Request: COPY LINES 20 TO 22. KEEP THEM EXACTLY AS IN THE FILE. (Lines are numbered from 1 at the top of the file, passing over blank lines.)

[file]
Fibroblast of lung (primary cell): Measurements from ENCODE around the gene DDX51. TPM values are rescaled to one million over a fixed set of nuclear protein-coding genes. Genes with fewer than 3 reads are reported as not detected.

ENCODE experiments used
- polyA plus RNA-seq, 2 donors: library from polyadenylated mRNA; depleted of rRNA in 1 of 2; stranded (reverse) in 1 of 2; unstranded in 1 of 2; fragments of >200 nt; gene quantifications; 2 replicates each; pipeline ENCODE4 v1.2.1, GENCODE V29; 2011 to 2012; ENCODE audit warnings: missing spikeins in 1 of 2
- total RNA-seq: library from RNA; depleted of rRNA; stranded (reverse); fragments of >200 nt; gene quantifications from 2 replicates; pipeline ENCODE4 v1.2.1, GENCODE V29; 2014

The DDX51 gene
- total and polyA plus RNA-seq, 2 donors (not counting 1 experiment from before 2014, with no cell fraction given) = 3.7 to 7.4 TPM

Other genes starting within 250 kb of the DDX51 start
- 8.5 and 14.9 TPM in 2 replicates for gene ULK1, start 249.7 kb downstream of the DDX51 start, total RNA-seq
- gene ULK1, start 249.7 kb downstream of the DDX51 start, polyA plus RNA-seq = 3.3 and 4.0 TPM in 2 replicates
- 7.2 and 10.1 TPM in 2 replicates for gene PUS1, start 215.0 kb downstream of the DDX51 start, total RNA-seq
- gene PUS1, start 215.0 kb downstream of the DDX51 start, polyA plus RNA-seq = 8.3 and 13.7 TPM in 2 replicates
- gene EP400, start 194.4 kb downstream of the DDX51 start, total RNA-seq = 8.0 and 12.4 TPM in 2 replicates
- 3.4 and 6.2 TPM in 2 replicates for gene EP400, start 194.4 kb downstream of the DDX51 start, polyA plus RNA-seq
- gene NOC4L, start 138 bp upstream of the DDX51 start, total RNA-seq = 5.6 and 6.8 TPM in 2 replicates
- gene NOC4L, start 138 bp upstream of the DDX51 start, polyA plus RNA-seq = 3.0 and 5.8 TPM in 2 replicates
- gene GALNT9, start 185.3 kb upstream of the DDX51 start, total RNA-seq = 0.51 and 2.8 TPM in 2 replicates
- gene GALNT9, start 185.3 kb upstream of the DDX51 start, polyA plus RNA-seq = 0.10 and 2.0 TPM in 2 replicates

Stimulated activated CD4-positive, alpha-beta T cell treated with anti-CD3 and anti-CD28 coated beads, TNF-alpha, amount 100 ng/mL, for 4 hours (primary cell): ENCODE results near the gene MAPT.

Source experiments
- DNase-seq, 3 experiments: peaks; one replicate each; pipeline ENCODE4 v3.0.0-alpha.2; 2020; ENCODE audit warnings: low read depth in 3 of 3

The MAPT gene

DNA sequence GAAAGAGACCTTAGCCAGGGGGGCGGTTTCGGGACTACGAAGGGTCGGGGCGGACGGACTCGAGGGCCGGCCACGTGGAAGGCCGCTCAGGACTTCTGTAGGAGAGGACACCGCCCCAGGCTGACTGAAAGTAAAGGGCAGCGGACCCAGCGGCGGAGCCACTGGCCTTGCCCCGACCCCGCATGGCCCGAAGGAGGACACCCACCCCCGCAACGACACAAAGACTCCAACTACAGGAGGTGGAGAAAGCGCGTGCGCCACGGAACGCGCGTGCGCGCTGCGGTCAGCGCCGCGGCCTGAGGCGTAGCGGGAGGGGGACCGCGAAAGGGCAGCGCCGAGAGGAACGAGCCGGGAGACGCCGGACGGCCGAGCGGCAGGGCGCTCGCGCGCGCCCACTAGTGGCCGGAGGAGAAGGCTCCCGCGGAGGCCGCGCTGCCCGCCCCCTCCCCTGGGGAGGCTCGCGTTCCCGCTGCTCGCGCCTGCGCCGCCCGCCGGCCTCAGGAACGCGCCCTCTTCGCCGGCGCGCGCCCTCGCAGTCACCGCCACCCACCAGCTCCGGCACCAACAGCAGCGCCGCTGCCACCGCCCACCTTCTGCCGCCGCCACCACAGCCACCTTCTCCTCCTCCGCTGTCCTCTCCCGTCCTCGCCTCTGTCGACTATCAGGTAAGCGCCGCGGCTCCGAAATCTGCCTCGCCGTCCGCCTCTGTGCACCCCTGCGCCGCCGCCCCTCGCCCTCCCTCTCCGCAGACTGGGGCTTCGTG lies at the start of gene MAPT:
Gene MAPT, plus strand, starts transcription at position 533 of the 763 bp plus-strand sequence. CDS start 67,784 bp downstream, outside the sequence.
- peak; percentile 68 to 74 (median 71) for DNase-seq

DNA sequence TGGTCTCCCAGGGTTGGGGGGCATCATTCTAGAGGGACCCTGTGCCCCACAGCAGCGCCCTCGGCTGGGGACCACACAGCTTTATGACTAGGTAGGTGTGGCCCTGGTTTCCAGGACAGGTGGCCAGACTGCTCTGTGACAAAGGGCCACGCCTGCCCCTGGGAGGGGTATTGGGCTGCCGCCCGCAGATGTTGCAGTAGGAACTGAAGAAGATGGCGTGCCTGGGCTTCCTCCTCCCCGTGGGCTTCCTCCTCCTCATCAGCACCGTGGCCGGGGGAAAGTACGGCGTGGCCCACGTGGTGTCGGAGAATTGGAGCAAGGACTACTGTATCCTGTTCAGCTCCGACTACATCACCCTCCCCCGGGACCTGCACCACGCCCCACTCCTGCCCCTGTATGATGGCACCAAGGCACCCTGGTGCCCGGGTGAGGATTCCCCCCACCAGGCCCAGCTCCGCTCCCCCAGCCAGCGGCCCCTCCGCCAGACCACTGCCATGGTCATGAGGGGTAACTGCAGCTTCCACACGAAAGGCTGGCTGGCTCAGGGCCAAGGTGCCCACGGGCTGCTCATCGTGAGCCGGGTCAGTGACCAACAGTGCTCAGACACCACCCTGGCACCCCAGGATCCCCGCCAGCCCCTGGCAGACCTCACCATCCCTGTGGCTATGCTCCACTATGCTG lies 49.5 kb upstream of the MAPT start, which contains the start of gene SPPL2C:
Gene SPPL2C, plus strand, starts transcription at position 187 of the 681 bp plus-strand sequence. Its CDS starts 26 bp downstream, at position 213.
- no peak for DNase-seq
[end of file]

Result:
- DNase-seq, 3 experiments: peaks; one replicate each; pipeline ENCODE4 v3.0.0-alpha.2; 2020; ENCODE audit warnings: low read depth in 3 of 3

The MAPT gene

DNA sequence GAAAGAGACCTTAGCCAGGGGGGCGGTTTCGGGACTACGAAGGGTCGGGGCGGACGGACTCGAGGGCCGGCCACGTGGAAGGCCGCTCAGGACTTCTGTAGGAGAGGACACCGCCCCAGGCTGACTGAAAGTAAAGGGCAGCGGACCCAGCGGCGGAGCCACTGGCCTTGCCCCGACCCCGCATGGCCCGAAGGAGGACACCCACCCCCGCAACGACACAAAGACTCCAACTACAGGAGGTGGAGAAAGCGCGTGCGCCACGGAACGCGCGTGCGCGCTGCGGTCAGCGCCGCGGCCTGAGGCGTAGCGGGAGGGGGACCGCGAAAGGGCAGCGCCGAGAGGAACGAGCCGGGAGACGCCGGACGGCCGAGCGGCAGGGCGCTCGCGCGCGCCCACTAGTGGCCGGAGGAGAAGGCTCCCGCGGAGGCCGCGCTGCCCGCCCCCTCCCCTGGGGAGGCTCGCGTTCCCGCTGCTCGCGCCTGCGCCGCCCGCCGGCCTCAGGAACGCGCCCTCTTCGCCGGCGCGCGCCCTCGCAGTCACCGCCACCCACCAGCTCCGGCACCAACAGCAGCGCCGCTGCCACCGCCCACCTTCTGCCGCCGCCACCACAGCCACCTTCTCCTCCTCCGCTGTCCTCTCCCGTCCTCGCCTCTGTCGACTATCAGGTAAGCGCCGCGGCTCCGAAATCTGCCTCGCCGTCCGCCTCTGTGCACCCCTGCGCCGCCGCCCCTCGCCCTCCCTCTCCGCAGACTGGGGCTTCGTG lies at the start of gene MAPT: